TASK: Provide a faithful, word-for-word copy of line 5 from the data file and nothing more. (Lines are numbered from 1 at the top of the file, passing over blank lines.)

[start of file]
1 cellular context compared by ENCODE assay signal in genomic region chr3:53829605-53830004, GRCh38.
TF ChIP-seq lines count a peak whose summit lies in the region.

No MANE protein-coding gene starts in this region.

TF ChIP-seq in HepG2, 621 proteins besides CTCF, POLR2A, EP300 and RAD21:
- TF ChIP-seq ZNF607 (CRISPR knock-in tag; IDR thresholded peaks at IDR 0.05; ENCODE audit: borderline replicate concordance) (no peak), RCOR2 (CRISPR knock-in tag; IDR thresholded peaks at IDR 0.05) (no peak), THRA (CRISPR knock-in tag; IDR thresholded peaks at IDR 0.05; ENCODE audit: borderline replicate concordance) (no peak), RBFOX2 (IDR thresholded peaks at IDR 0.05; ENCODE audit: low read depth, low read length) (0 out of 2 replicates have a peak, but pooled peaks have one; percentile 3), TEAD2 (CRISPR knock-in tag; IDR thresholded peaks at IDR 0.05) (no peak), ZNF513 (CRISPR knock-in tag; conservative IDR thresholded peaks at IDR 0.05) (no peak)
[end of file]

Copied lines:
- TF ChIP-seq ZNF607 (CRISPR knock-in tag; IDR thresholded peaks at IDR 0.05; ENCODE audit: borderline replicate concordance) (no peak), RCOR2 (CRISPR knock-in tag; IDR thresholded peaks at IDR 0.05) (no peak), THRA (CRISPR knock-in tag; IDR thresholded peaks at IDR 0.05; ENCODE audit: borderline replicate concordance) (no peak), RBFOX2 (IDR thresholded peaks at IDR 0.05; ENCODE audit: low read depth, low read length) (0 out of 2 replicates have a peak, but pooled peaks have one; percentile 3), TEAD2 (CRISPR knock-in tag; IDR thresholded peaks at IDR 0.05) (no peak), ZNF513 (CRISPR knock-in tag; conservative IDR thresholded peaks at IDR 0.05) (no peak)